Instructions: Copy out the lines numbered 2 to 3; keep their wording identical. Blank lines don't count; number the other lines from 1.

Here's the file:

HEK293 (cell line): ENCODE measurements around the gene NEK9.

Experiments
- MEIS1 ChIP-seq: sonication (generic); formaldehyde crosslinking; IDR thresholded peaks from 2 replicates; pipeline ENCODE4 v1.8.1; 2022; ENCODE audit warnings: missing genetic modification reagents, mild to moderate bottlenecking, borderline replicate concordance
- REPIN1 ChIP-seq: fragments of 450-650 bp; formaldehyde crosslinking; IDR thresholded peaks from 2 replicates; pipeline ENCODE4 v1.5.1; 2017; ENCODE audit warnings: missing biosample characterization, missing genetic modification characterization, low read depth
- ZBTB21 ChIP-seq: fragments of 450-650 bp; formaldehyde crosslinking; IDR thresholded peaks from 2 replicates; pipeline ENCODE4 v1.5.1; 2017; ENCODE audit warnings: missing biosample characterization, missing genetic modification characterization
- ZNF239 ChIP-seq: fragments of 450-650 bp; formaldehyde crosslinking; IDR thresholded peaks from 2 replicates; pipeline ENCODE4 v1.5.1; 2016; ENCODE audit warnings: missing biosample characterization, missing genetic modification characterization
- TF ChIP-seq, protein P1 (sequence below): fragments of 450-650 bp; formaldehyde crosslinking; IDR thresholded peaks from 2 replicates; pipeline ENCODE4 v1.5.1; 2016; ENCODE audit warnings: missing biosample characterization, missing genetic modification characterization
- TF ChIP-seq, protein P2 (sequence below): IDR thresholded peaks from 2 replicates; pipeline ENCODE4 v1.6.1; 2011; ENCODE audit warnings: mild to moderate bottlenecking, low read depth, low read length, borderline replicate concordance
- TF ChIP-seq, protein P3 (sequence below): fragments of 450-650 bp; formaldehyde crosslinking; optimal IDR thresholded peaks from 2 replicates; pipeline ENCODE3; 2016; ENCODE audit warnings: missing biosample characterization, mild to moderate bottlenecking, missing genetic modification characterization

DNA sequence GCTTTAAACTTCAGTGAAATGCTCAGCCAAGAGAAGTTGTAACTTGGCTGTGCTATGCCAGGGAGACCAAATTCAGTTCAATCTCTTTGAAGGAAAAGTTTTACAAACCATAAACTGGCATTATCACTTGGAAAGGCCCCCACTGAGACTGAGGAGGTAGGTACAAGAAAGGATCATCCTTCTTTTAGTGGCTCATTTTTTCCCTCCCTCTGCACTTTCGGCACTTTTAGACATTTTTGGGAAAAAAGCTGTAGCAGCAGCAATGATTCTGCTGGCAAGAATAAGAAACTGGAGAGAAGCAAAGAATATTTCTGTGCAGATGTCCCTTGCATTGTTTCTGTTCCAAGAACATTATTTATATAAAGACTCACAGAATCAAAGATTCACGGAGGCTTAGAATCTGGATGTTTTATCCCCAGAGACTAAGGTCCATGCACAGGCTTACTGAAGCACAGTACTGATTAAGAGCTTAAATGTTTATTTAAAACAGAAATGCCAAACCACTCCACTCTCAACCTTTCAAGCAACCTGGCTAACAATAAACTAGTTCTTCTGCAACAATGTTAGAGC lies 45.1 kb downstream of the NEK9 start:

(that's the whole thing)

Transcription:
Experiments
- MEIS1 ChIP-seq: sonication (generic); formaldehyde crosslinking; IDR thresholded peaks from 2 replicates; pipeline ENCODE4 v1.8.1; 2022; ENCODE audit warnings: missing genetic modification reagents, mild to moderate bottlenecking, borderline replicate concordance